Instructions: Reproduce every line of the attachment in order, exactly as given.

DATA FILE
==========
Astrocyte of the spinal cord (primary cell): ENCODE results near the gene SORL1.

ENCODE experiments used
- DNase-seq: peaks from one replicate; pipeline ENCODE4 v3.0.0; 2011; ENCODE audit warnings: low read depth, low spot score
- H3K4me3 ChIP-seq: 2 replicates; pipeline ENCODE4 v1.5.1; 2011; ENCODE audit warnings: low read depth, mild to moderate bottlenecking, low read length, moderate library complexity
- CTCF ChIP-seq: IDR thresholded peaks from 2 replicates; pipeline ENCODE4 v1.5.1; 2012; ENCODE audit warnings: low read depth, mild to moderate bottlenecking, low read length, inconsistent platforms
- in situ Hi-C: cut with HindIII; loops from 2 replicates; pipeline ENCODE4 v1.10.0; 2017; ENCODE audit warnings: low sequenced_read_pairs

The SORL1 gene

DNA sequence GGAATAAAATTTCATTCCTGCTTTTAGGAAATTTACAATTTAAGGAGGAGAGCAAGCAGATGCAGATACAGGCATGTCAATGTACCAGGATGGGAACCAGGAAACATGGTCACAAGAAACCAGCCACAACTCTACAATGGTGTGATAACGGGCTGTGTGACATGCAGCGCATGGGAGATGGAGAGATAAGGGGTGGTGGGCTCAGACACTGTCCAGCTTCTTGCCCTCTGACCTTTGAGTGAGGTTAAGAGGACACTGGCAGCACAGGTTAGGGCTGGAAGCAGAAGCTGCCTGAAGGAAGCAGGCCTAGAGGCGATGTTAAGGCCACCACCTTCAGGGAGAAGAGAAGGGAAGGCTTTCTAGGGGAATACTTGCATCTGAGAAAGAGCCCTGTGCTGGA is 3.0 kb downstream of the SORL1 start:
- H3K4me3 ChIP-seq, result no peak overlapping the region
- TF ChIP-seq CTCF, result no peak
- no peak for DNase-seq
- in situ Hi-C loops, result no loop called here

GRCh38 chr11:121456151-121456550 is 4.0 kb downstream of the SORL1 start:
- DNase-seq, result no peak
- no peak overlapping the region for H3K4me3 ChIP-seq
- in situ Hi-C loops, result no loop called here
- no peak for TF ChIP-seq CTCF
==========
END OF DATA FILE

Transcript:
Astrocyte of the spinal cord (primary cell): ENCODE results near the gene SORL1.

ENCODE experiments used
- DNase-seq: peaks from one replicate; pipeline ENCODE4 v3.0.0; 2011; ENCODE audit warnings: low read depth, low spot score
- H3K4me3 ChIP-seq: 2 replicates; pipeline ENCODE4 v1.5.1; 2011; ENCODE audit warnings: low read depth, mild to moderate bottlenecking, low read length, moderate library complexity
- CTCF ChIP-seq: IDR thresholded peaks from 2 replicates; pipeline ENCODE4 v1.5.1; 2012; ENCODE audit warnings: low read depth, mild to moderate bottlenecking, low read length, inconsistent platforms
- in situ Hi-C: cut with HindIII; loops from 2 replicates; pipeline ENCODE4 v1.10.0; 2017; ENCODE audit warnings: low sequenced_read_pairs

The SORL1 gene

DNA sequence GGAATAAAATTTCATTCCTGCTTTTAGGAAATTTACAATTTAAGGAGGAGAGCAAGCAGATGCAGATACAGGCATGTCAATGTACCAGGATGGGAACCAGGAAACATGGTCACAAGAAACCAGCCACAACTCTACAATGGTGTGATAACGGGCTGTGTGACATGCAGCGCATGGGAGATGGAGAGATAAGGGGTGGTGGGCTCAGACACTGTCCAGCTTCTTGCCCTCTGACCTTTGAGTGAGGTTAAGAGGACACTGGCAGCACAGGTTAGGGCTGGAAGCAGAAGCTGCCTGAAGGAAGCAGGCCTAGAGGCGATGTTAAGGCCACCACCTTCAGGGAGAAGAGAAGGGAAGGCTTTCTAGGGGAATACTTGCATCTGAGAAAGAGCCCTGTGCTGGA is 3.0 kb downstream of the SORL1 start:
- H3K4me3 ChIP-seq, result no peak overlapping the region
- TF ChIP-seq CTCF, result no peak
- no peak for DNase-seq
- in situ Hi-C loops, result no loop called here

GRCh38 chr11:121456151-121456550 is 4.0 kb downstream of the SORL1 start:
- DNase-seq, result no peak
- no peak overlapping the region for H3K4me3 ChIP-seq
- in situ Hi-C loops, result no loop called here
- no peak for TF ChIP-seq CTCF